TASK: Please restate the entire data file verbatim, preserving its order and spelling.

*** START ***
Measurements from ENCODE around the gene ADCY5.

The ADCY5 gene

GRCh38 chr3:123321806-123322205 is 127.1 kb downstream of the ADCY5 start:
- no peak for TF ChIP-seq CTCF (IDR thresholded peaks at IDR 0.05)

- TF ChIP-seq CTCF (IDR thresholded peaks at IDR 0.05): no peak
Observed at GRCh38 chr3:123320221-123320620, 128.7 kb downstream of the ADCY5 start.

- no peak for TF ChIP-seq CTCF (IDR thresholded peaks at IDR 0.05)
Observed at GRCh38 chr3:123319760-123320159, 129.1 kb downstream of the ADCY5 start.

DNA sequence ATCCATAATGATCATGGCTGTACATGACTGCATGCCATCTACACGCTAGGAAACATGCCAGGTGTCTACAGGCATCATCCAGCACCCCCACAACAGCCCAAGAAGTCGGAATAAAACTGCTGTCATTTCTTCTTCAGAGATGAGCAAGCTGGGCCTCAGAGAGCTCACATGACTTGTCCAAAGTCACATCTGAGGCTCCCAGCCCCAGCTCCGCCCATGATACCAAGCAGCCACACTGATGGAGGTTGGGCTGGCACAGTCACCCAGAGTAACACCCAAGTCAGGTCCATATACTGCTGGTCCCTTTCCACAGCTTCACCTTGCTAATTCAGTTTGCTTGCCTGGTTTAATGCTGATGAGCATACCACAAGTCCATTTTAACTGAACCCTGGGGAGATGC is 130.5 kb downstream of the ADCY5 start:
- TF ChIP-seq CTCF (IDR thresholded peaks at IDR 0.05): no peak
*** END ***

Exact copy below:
Measurements from ENCODE around the gene ADCY5.

The ADCY5 gene

GRCh38 chr3:123321806-123322205 is 127.1 kb downstream of the ADCY5 start:
- no peak for TF ChIP-seq CTCF (IDR thresholded peaks at IDR 0.05)

- TF ChIP-seq CTCF (IDR thresholded peaks at IDR 0.05): no peak
Observed at GRCh38 chr3:123320221-123320620, 128.7 kb downstream of the ADCY5 start.

- no peak for TF ChIP-seq CTCF (IDR thresholded peaks at IDR 0.05)
Observed at GRCh38 chr3:123319760-123320159, 129.1 kb downstream of the ADCY5 start.

DNA sequence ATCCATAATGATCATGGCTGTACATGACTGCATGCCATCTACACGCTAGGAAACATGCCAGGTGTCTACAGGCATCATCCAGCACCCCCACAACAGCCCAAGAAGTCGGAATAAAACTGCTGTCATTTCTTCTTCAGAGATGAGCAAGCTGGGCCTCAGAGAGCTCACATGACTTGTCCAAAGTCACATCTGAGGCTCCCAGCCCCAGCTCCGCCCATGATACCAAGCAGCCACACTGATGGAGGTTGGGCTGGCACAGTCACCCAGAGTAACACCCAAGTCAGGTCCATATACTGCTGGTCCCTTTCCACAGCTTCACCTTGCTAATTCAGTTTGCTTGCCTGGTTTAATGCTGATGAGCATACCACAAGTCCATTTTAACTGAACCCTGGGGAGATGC is 130.5 kb downstream of the ADCY5 start:
- TF ChIP-seq CTCF (IDR thresholded peaks at IDR 0.05): no peak